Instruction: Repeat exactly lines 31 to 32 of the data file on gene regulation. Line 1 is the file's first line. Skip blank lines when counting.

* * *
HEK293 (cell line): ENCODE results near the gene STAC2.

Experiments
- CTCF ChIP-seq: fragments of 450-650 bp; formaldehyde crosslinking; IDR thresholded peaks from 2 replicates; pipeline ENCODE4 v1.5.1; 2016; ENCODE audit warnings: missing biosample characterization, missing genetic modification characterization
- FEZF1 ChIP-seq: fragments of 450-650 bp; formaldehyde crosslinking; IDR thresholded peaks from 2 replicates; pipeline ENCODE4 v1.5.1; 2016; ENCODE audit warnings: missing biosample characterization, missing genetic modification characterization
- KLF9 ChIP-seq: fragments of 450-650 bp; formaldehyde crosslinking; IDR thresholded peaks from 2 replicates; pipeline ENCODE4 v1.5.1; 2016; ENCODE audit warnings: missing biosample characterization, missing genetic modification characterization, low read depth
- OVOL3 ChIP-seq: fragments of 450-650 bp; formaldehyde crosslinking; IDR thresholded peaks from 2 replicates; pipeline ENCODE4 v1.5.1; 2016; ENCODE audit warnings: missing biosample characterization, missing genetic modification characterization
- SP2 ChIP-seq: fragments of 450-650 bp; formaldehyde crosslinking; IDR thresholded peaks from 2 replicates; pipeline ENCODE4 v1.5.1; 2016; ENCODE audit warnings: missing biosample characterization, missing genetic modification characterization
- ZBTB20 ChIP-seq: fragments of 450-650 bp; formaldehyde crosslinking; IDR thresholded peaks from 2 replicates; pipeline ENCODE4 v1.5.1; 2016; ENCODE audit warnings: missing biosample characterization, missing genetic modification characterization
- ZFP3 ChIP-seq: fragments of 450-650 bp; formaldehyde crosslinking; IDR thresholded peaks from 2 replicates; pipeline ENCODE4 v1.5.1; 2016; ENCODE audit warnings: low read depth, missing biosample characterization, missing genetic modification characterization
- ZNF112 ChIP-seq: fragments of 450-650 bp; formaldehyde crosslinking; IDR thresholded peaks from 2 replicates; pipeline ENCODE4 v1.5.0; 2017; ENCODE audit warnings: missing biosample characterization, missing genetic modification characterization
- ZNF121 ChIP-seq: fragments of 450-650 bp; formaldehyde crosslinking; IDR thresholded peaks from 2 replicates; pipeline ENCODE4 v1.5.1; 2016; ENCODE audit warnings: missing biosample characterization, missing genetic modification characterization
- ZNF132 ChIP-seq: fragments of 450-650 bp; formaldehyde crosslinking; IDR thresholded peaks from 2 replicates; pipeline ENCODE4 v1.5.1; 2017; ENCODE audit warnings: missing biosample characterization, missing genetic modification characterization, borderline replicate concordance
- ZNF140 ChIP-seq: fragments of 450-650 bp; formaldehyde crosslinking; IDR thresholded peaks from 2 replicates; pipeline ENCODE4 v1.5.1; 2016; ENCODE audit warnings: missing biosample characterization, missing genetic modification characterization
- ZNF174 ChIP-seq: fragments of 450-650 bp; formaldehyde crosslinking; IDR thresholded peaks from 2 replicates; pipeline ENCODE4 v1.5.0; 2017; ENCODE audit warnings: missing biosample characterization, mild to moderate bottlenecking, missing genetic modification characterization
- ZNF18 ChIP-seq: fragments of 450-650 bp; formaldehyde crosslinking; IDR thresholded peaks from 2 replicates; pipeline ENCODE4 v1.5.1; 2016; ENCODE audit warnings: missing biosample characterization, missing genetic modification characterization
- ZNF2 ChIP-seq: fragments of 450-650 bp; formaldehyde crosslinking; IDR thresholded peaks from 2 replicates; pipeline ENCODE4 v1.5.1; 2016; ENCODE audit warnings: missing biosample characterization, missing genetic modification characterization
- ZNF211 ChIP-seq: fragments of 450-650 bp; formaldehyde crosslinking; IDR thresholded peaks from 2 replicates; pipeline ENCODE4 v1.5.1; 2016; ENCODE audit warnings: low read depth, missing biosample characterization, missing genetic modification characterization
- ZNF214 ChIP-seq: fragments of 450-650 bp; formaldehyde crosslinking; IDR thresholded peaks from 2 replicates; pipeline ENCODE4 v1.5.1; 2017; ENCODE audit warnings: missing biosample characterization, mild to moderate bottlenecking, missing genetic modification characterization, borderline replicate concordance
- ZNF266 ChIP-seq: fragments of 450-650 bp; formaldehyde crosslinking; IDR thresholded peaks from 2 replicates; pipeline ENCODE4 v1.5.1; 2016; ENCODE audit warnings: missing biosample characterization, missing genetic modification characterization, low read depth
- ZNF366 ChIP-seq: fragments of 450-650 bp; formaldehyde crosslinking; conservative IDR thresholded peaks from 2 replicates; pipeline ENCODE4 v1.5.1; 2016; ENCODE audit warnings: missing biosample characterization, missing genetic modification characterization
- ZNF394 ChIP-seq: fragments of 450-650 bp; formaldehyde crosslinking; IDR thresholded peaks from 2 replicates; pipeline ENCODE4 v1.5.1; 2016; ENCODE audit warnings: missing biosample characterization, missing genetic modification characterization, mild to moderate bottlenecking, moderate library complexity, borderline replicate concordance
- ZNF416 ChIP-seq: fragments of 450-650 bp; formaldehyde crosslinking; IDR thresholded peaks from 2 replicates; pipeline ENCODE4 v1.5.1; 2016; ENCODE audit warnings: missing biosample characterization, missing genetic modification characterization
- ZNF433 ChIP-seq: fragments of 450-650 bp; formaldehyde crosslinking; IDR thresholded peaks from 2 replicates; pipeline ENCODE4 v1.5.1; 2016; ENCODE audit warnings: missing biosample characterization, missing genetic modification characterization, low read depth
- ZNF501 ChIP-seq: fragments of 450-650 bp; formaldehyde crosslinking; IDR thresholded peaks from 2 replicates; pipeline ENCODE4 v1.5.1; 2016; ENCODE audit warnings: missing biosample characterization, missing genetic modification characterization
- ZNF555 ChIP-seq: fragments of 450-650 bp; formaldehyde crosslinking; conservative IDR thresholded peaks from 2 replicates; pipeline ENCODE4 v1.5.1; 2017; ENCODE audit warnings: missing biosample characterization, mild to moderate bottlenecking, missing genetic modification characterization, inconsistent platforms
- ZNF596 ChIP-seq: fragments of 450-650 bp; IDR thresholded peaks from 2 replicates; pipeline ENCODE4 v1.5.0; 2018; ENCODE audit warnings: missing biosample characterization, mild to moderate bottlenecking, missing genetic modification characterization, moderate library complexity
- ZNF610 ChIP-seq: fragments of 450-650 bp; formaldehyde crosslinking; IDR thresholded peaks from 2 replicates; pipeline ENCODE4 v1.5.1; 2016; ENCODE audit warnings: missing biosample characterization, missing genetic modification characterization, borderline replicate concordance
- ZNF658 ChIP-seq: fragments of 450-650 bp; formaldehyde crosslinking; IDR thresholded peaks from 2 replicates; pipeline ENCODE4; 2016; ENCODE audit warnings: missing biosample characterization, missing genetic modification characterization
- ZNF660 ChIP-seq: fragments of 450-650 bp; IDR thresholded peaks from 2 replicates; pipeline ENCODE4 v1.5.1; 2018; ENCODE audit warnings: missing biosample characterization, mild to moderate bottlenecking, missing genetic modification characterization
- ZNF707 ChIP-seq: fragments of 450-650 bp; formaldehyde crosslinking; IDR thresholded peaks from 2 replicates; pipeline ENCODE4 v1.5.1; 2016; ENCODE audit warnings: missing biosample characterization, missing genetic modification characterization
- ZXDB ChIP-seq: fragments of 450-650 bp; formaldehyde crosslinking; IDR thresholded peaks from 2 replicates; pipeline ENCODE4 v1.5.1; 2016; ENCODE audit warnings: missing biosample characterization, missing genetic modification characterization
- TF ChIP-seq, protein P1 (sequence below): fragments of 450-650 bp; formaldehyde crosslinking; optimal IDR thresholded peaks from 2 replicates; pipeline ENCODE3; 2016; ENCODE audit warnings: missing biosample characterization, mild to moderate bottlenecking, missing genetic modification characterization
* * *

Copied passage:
- ZXDB ChIP-seq: fragments of 450-650 bp; formaldehyde crosslinking; IDR thresholded peaks from 2 replicates; pipeline ENCODE4 v1.5.1; 2016; ENCODE audit warnings: missing biosample characterization, missing genetic modification characterization
- TF ChIP-seq, protein P1 (sequence below): fragments of 450-650 bp; formaldehyde crosslinking; optimal IDR thresholded peaks from 2 replicates; pipeline ENCODE3; 2016; ENCODE audit warnings: missing biosample characterization, mild to moderate bottlenecking, missing genetic modification characterization